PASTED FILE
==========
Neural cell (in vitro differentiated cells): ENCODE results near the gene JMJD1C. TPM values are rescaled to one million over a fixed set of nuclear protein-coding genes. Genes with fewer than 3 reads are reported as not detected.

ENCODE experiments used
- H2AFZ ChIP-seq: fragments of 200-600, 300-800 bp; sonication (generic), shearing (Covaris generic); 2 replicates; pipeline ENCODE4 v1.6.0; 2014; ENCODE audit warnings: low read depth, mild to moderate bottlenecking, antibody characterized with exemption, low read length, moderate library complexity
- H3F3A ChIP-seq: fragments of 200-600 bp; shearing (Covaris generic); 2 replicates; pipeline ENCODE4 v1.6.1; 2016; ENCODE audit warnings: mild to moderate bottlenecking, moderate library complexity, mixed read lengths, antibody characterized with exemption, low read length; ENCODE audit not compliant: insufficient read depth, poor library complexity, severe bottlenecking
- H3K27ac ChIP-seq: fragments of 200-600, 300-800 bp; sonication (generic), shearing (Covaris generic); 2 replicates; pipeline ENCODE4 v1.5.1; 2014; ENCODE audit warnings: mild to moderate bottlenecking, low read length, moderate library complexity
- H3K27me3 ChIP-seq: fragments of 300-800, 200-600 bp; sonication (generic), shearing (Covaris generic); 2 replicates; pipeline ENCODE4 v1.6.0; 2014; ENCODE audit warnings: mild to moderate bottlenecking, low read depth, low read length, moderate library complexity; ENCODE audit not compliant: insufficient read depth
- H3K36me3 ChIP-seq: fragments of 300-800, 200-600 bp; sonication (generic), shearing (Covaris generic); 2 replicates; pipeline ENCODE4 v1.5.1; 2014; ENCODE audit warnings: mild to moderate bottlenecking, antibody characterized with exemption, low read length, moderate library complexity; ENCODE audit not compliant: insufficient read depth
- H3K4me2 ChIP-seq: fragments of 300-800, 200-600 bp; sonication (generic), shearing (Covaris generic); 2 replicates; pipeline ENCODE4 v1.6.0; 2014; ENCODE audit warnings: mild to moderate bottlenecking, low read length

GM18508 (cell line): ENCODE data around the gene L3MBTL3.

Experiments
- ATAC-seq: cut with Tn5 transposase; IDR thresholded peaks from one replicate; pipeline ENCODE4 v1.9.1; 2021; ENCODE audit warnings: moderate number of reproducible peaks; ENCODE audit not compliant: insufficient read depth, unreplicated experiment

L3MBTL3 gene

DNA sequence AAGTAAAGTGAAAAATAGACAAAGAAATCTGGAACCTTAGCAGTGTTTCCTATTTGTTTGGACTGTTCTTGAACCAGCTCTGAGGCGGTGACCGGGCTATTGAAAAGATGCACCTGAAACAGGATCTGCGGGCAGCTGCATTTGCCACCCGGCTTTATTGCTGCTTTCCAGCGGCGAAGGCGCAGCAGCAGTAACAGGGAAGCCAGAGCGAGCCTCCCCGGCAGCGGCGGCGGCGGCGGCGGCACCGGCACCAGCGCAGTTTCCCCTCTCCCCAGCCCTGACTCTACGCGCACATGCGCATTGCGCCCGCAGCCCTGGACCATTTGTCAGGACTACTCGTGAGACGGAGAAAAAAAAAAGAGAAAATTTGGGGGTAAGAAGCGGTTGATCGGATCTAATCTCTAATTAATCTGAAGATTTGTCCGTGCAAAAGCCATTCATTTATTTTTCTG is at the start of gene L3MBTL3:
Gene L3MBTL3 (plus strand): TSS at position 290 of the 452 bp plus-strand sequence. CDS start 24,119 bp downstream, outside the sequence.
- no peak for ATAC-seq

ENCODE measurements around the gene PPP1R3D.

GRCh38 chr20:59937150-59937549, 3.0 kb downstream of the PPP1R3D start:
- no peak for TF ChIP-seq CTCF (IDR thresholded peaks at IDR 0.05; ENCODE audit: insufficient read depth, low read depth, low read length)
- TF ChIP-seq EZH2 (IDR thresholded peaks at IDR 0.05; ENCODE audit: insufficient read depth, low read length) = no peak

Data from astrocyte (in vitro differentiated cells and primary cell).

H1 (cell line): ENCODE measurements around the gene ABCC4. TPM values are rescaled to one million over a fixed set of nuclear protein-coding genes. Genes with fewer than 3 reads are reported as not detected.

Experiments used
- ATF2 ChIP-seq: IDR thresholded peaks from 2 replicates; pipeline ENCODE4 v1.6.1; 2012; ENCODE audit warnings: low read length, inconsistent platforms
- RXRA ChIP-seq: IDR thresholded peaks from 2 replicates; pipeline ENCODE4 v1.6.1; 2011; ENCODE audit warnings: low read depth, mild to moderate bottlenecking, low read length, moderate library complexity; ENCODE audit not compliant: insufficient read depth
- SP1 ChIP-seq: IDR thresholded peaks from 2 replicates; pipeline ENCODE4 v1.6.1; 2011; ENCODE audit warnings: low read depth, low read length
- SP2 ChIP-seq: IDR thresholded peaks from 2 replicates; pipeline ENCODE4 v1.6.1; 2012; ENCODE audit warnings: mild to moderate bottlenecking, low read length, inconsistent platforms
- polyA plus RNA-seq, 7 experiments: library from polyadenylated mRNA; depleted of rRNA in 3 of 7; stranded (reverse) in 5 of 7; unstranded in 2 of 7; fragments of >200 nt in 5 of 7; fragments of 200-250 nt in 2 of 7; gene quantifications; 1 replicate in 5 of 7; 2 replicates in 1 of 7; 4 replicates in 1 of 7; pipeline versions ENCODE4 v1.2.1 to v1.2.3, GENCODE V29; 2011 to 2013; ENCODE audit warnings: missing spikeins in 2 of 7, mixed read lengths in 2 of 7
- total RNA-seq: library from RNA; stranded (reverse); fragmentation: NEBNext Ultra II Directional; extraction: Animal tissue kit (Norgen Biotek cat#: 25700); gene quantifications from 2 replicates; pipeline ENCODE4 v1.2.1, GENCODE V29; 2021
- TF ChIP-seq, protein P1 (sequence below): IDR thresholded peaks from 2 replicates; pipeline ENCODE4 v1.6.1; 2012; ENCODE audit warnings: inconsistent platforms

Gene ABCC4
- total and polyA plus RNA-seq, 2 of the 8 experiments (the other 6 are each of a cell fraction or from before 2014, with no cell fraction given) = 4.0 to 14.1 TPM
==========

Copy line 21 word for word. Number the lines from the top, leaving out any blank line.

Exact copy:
H1 (cell line): ENCODE measurements around the gene ABCC4. TPM values are rescaled to one million over a fixed set of nuclear protein-coding genes. Genes with fewer than 3 reads are reported as not detected.